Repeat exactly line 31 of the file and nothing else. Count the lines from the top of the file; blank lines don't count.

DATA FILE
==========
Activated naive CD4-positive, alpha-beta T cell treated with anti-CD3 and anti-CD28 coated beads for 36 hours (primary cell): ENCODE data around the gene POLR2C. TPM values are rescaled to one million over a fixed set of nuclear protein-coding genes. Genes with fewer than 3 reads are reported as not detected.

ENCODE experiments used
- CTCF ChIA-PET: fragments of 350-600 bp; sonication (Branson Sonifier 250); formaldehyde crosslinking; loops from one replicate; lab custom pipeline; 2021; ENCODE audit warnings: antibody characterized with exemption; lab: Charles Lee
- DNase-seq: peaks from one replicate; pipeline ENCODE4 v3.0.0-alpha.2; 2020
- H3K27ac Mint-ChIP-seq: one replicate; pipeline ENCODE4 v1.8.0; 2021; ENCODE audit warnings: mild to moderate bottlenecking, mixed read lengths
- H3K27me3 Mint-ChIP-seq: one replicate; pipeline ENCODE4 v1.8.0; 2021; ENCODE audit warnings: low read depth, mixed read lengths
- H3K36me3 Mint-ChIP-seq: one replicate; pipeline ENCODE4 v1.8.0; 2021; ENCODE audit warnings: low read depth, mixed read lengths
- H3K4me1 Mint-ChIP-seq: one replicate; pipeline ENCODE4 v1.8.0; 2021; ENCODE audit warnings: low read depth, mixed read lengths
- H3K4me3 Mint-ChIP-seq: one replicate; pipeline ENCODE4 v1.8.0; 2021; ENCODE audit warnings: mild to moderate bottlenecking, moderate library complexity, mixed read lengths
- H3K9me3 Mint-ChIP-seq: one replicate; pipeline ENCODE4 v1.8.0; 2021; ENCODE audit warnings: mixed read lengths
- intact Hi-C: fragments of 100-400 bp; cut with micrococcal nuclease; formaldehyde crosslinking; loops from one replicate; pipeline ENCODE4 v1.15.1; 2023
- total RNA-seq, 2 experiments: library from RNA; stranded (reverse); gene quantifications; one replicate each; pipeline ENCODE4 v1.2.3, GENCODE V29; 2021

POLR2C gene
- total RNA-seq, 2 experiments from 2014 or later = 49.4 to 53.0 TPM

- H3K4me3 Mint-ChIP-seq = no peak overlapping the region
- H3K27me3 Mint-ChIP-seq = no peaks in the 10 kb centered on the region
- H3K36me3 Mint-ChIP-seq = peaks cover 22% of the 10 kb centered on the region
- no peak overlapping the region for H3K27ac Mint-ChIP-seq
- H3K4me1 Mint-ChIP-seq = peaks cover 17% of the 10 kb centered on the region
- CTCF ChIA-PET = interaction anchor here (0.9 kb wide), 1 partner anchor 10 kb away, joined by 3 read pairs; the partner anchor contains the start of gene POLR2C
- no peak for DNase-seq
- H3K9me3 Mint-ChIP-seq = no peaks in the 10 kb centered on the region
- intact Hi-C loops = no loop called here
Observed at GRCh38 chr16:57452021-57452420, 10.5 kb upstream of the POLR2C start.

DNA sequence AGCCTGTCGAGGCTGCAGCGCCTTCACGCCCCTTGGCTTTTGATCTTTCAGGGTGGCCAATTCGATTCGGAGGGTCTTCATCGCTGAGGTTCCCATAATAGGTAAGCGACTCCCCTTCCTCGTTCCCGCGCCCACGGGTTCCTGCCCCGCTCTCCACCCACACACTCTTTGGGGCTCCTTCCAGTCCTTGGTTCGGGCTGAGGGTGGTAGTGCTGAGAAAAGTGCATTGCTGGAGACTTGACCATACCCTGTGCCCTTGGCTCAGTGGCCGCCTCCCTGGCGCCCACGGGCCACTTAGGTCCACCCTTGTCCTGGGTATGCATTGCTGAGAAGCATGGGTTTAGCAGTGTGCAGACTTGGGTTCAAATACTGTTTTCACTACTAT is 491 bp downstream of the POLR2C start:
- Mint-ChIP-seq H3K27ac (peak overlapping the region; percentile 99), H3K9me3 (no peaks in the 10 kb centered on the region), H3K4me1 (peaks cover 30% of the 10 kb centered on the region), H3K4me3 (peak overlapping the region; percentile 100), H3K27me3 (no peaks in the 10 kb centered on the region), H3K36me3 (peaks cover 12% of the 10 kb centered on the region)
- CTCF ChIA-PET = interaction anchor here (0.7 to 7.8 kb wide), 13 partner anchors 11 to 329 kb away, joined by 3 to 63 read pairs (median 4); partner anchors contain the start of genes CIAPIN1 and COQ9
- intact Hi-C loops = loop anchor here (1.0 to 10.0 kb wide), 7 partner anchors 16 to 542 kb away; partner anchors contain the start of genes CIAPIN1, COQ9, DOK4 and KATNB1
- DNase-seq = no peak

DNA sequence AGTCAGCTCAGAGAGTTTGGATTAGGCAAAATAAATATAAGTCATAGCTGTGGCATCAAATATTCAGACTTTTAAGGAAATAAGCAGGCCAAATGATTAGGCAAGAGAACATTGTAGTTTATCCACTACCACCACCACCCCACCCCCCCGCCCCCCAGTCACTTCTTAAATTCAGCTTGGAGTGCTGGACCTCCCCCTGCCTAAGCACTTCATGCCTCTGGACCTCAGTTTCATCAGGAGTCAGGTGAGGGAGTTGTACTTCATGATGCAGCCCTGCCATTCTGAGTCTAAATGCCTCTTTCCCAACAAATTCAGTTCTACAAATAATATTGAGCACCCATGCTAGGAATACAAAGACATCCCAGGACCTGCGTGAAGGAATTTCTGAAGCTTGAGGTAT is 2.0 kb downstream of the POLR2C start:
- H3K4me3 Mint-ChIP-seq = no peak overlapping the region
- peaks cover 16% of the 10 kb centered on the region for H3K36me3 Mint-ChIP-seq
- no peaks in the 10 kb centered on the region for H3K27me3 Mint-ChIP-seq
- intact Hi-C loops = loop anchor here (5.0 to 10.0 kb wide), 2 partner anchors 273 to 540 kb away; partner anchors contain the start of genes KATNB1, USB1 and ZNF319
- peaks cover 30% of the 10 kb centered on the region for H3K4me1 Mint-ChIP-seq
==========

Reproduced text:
- H3K4me3 Mint-ChIP-seq = no peak overlapping the region